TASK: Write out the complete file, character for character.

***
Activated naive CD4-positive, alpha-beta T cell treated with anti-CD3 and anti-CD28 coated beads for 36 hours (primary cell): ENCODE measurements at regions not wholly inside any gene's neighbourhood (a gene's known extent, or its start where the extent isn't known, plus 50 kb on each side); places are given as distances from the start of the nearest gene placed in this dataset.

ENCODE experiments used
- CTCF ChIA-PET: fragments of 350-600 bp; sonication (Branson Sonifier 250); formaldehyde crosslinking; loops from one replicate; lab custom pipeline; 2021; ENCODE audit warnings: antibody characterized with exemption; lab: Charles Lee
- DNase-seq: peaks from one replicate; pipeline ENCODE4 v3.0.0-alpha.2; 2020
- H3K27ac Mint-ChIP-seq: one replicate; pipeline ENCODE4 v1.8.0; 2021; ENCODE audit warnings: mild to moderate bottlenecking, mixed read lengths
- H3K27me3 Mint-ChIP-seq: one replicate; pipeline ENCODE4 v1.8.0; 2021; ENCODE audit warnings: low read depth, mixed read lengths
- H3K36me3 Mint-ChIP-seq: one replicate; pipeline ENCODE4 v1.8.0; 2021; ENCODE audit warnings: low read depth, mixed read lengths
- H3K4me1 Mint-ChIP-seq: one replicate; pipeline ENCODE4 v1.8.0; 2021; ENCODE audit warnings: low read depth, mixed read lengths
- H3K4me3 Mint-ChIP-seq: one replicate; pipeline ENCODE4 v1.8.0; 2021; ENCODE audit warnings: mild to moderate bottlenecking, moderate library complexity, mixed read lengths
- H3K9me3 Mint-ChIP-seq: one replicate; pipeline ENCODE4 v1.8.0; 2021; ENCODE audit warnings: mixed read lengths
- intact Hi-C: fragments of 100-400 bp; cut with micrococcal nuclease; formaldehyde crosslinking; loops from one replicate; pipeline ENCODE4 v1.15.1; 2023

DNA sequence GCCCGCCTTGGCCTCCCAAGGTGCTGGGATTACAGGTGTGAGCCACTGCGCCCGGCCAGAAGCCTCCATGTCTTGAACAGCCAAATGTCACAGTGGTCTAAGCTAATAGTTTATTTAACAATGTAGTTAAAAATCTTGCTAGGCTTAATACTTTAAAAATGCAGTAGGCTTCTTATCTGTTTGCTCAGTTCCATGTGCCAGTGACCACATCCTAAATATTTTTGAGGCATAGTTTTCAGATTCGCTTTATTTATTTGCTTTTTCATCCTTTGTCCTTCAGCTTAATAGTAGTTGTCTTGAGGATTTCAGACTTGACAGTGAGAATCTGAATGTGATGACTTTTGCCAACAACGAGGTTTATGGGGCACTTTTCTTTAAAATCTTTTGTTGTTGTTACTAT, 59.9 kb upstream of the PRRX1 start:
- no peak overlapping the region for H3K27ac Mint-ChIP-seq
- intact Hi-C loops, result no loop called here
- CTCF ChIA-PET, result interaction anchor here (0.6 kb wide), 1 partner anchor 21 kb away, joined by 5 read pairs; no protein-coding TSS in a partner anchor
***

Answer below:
Activated naive CD4-positive, alpha-beta T cell treated with anti-CD3 and anti-CD28 coated beads for 36 hours (primary cell): ENCODE measurements at regions not wholly inside any gene's neighbourhood (a gene's known extent, or its start where the extent isn't known, plus 50 kb on each side); places are given as distances from the start of the nearest gene placed in this dataset.

ENCODE experiments used
- CTCF ChIA-PET: fragments of 350-600 bp; sonication (Branson Sonifier 250); formaldehyde crosslinking; loops from one replicate; lab custom pipeline; 2021; ENCODE audit warnings: antibody characterized with exemption; lab: Charles Lee
- DNase-seq: peaks from one replicate; pipeline ENCODE4 v3.0.0-alpha.2; 2020
- H3K27ac Mint-ChIP-seq: one replicate; pipeline ENCODE4 v1.8.0; 2021; ENCODE audit warnings: mild to moderate bottlenecking, mixed read lengths
- H3K27me3 Mint-ChIP-seq: one replicate; pipeline ENCODE4 v1.8.0; 2021; ENCODE audit warnings: low read depth, mixed read lengths
- H3K36me3 Mint-ChIP-seq: one replicate; pipeline ENCODE4 v1.8.0; 2021; ENCODE audit warnings: low read depth, mixed read lengths
- H3K4me1 Mint-ChIP-seq: one replicate; pipeline ENCODE4 v1.8.0; 2021; ENCODE audit warnings: low read depth, mixed read lengths
- H3K4me3 Mint-ChIP-seq: one replicate; pipeline ENCODE4 v1.8.0; 2021; ENCODE audit warnings: mild to moderate bottlenecking, moderate library complexity, mixed read lengths
- H3K9me3 Mint-ChIP-seq: one replicate; pipeline ENCODE4 v1.8.0; 2021; ENCODE audit warnings: mixed read lengths
- intact Hi-C: fragments of 100-400 bp; cut with micrococcal nuclease; formaldehyde crosslinking; loops from one replicate; pipeline ENCODE4 v1.15.1; 2023

DNA sequence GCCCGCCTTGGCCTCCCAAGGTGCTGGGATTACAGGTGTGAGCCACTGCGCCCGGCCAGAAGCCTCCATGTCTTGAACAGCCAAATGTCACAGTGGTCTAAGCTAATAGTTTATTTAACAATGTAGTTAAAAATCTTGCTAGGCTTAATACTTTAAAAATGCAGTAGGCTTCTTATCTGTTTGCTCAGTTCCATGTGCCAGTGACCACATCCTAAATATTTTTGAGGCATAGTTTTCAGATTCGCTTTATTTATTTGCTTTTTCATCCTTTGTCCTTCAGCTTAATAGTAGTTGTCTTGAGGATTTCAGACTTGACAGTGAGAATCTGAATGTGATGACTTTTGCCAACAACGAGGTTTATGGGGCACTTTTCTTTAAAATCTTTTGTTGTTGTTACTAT, 59.9 kb upstream of the PRRX1 start:
- no peak overlapping the region for H3K27ac Mint-ChIP-seq
- intact Hi-C loops, result no loop called here
- CTCF ChIA-PET, result interaction anchor here (0.6 kb wide), 1 partner anchor 21 kb away, joined by 5 read pairs; no protein-coding TSS in a partner anchor